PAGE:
cyril wilde

Oscar Wilde Anecdote #65

When his on Cyril asked him what he dreamed of, Oscar thought he would be expected to give some grand and wonderful answer. He went off on a tangent about dragons and other mythical creatures, going into elaborate detail about their scales and colours and patterns… but Cyril started to look bored, so Wilde asked him what he dreamed of. Cyril replied simply, “I dream of pigs.”

A photograph of Wilde’s eldest son Cyril that illustrated an article in The Studio art magazine in 1893. “I could not bear the idea of being separated from Cyril, that beautiful, loving, lovable child of mine,“ wrote Wilde to Bosie. Cyril and his younger brother, Vyvyan, were taken abroad by their mother after their father’s conviction and their surname changed to Holland. Although Constance did not wish them to forget Oscar (”Try not to feel harshly about your father, remember that he is your father and that he loves you,’ she wrote to Cyril), Wilde was never to see his children again.

Some years after Wilde’s death, his younger son Vyvyan received a letter from a Frenchman who, as a child, had known Wilde when he was in exile in France, following his release from prison and shortly before his death. In his book Time Remembered, Vyvyan published the contents of the letter:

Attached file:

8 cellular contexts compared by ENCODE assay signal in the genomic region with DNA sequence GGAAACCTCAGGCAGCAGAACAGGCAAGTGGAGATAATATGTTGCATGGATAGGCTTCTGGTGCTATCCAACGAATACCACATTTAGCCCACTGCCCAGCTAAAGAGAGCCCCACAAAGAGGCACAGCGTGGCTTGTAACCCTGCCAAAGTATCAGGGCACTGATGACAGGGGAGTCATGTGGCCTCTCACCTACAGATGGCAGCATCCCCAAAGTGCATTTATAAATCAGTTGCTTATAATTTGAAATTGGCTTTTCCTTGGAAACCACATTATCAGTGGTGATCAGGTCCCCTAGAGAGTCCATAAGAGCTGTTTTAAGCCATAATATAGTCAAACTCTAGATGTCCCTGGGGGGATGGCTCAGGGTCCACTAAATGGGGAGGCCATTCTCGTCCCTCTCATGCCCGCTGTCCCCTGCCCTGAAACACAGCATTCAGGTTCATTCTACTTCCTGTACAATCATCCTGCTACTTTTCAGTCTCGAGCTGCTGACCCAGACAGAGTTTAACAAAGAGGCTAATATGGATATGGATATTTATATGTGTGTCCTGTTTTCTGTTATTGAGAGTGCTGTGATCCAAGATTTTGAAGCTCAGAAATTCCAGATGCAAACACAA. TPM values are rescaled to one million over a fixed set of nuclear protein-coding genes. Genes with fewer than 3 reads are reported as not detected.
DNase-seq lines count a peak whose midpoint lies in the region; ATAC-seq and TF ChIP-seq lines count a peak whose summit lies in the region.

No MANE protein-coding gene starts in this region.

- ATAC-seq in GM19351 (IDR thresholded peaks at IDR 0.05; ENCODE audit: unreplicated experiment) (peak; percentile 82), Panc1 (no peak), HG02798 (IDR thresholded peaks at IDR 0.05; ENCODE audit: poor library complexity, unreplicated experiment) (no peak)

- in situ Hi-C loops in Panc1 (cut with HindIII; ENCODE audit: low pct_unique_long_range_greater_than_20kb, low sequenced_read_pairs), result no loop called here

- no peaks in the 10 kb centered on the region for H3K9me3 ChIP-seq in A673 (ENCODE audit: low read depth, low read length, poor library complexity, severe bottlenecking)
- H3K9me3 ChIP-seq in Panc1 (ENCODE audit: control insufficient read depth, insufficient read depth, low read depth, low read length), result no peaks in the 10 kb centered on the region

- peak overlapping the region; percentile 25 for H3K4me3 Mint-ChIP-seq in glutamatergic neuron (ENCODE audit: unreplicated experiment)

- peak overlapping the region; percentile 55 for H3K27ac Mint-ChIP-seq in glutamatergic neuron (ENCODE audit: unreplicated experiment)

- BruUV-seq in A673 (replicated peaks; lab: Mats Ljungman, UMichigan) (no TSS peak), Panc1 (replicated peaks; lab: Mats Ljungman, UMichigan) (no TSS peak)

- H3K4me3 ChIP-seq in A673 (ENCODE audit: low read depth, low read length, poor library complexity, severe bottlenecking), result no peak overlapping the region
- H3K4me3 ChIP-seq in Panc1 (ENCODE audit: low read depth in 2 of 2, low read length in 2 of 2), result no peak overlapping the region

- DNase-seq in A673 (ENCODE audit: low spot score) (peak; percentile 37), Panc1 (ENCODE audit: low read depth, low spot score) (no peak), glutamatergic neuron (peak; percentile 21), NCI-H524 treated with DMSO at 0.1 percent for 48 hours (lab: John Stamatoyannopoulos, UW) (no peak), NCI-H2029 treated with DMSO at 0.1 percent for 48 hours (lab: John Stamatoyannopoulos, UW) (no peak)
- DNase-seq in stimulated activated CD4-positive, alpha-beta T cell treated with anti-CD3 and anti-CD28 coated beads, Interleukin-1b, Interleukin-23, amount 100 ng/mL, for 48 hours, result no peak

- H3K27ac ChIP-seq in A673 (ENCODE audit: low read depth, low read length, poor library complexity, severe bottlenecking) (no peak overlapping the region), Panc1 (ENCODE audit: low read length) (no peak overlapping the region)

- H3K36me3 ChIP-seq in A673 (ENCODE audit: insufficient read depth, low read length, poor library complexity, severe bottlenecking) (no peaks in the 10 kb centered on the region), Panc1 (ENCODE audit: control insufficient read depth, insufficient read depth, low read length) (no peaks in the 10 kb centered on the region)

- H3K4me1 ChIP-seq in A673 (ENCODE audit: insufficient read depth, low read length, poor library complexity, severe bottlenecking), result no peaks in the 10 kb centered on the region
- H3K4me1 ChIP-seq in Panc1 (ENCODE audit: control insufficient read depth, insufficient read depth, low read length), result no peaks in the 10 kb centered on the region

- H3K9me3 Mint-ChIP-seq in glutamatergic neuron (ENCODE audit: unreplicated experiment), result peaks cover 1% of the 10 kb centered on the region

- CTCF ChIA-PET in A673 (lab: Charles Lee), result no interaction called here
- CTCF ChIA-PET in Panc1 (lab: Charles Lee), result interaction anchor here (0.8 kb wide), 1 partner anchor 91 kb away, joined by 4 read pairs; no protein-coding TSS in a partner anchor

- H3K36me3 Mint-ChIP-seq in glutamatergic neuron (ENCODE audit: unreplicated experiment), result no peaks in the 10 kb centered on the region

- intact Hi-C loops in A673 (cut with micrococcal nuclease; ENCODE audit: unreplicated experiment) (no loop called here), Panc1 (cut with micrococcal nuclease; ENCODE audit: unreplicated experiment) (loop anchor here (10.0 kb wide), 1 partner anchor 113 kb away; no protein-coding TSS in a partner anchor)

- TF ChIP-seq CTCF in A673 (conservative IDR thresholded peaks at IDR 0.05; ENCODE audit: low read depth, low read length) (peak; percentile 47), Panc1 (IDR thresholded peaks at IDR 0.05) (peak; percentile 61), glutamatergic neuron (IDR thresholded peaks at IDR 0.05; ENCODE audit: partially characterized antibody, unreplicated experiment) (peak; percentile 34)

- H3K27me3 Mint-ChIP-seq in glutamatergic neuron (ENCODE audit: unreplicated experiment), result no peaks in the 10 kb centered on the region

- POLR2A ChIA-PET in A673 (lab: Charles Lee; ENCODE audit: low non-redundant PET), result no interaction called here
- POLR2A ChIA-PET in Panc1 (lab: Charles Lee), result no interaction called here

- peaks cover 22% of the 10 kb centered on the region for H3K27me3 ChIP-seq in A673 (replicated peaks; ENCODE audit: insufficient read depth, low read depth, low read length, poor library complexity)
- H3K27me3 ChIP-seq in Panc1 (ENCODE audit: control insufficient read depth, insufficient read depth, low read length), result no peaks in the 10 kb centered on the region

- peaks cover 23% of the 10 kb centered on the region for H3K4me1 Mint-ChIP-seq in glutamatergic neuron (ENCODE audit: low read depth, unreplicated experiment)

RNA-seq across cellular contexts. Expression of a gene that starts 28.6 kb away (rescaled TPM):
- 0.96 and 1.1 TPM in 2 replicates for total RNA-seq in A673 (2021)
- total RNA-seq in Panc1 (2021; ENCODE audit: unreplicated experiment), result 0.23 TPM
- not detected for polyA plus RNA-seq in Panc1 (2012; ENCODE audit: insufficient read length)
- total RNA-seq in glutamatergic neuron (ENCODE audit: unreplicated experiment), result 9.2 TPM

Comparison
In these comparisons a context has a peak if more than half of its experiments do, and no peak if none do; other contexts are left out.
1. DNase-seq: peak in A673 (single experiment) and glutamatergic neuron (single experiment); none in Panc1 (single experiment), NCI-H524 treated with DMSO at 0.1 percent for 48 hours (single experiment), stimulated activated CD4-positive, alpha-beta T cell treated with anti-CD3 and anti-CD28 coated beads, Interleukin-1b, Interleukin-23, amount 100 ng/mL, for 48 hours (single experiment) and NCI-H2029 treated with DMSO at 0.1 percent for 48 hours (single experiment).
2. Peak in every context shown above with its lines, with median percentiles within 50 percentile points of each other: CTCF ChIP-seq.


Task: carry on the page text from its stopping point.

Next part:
One Autumn evening, while putting on my overcoat after finishing my meal, I clumsily upset something, perhaps a salt-cellar, on Monsieur Sebastian’s table. He said nothing, but my mother scolded me and told me to apologize, which I did, distressed by my clumsiness. But Monsieur Sebastian turned to my mother and said: ‘Be patient with your little boy. One must always be patient with them. If, one day, you should find yourself separated from him…’ I did not give him time to finish his sentence, but asked him: ‘Have you got a little boy?’ ‘I’ve got two’, he said. ‘Why don’t you bring them here with you?’ My mother interrupted … ‘It doesn’t matter; it doesn’t matter at all,’ he said with a sad smile. ‘They don’t come here with me because they are too far away…’ Then he took my hand, drew me to him and kissed me on both cheeks. I bade him farewell, and then I saw that he was crying. And we left.

While kissing me he had said a few words which I didn’t understand. But on the following day we arrived before him and a bank employee who used to sit at a table on the other side of us asked us: ‘Did you understand what Monsieur Sebastian said last evening?’ ‘No,’ we replied. ‘He said, in English: “Oh, my poor dear boys!”‘